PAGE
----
Mali hopes for peace after inauguration of civilian president
April 27, 2012
A civilian president has been inaugurated in Mali, sending signs of hope for peace among citizens and faith communities in the West African nation where a coup occurred in March.
Dioncounda Traore, 70, was sworn in as interim president on April 12, marking a return to civilian rule in a country where Christians and Muslims had jointly launched an appeal for calm, solidarity and prayers since the coup.
“The return to constitutional order is extremely important,” Sheikh Saliou Mbacke, coordinator of Interfaith Action for Peace in Africa, a pan-African organization which brings together the continent’s main faith traditions to work for peace. Mbacke, who is based in Senegal, which borders Mali, told ENInews in an interview on April 12 that “dialogue channels should now be opened to restore the country’s unity.”
But as the leader took office, concerns were being expressed over the actions of separatist Tuareg desert rebels in the north, where reports says churches are being destroyed and Christians forced to flee.
The rebels known as the National Movement for the Liberation of Azawad have taken control of a large part of Mali’s north, with support from fighters and weapons from Libya, according to reports. The group has proclaimed independence of the area captured for what they called the state of Azawad. The areas have been marginalized since the former French colony got its independence in 1960.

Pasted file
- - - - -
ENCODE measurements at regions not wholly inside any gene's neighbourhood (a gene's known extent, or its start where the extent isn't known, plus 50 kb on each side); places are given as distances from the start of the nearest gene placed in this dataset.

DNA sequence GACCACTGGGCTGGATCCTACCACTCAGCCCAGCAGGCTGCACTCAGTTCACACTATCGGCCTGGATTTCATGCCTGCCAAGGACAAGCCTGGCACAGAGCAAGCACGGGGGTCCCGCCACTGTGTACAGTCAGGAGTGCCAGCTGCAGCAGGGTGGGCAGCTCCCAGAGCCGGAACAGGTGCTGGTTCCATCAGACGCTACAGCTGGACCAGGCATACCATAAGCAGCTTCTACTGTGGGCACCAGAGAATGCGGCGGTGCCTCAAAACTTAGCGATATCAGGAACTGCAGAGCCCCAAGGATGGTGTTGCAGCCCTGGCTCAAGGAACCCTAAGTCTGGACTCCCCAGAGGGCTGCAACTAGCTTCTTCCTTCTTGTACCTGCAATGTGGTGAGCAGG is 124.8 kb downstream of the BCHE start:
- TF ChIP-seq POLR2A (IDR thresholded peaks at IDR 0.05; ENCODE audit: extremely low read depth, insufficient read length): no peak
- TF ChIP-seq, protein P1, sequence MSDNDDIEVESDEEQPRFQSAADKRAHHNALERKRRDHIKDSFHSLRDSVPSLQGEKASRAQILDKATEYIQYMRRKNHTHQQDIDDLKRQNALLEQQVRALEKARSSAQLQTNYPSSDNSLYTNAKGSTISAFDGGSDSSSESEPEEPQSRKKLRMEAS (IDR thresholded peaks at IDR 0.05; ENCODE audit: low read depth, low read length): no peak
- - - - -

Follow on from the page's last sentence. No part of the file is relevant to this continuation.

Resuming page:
Important historical and cultural cities of Gao, Kidal and Timbuktu are now in the control of the rebels. Reports say an Islamist faction within the rebel movement has imposed Sharia (Islamic law) in the city of Timbuktu.
“Religion is again at the limelight with the crisis in the north. No political movement should use any religion to advance its interests,” said Mbacke. “Religious communities should join efforts to fight against this abuse of religion. They should also call all parties to work for peace and protect civilians in Mali.”
Traore, a previously the speaker of the national assembly said he is seeking to defeat the Tuareg rebels and Islamist militants whose uprising led to the military coup on March 22.
While President Amadou Toumani Toure was deposed in the coup, the new leader has 40 days to organize an election in the country of 13 million people where 90 per cent are Muslims.
U.N. agencies say more than 200,000 people have fled the north since the beginning of the uprising. An estimated 100,000 refugees have crossed into Mauritania, Niger and Burkina Faso and need food aid, according to the agencies.
In the city of Gao, the Rev. Edmond Dembel, spokesman of the Episcopal Conference of the Mali Roman Catholic Church said Christians fell threatened and were hiding.
“In Gao, a church was destroyed as well as other property belonging to the local church community,” Dembel was quoted in news reports as saying on April 12.
As the crisis deepens in the north, Christians are abandoning areas where some were implementing food relief, healthcare and agriculture projects among the impoverished Tuareg tribe.